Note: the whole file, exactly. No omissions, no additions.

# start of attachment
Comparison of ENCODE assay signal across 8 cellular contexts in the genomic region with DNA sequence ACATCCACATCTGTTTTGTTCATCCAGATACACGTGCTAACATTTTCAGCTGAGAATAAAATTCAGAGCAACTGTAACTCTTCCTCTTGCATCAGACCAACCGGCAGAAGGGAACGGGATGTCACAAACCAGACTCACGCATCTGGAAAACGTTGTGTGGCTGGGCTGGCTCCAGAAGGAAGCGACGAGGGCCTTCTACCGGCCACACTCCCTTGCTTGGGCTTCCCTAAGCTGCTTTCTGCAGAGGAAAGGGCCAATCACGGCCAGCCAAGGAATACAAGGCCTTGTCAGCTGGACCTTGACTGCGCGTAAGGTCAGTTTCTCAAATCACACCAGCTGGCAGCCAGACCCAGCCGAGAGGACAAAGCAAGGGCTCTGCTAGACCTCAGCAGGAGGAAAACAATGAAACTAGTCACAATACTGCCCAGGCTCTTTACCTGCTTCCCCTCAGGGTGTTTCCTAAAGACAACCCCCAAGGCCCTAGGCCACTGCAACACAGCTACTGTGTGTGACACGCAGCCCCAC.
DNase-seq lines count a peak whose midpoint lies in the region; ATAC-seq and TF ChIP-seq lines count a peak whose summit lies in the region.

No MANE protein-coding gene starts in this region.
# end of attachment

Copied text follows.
Comparison of ENCODE assay signal across 8 cellular contexts in the genomic region with DNA sequence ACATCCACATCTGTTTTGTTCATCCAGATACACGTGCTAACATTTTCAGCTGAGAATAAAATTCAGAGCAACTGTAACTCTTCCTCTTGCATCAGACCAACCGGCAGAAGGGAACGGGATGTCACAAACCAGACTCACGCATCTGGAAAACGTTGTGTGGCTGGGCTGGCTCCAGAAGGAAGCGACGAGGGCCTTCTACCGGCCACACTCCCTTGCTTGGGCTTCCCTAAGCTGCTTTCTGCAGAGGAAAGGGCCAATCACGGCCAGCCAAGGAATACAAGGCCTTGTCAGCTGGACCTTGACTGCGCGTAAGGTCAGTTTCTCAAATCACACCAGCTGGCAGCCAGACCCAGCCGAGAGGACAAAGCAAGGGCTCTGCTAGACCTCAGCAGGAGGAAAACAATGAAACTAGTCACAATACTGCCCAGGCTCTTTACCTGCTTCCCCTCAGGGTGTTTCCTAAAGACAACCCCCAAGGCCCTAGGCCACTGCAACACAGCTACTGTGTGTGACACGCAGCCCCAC.
DNase-seq lines count a peak whose midpoint lies in the region; ATAC-seq and TF ChIP-seq lines count a peak whose summit lies in the region.

No MANE protein-coding gene starts in this region.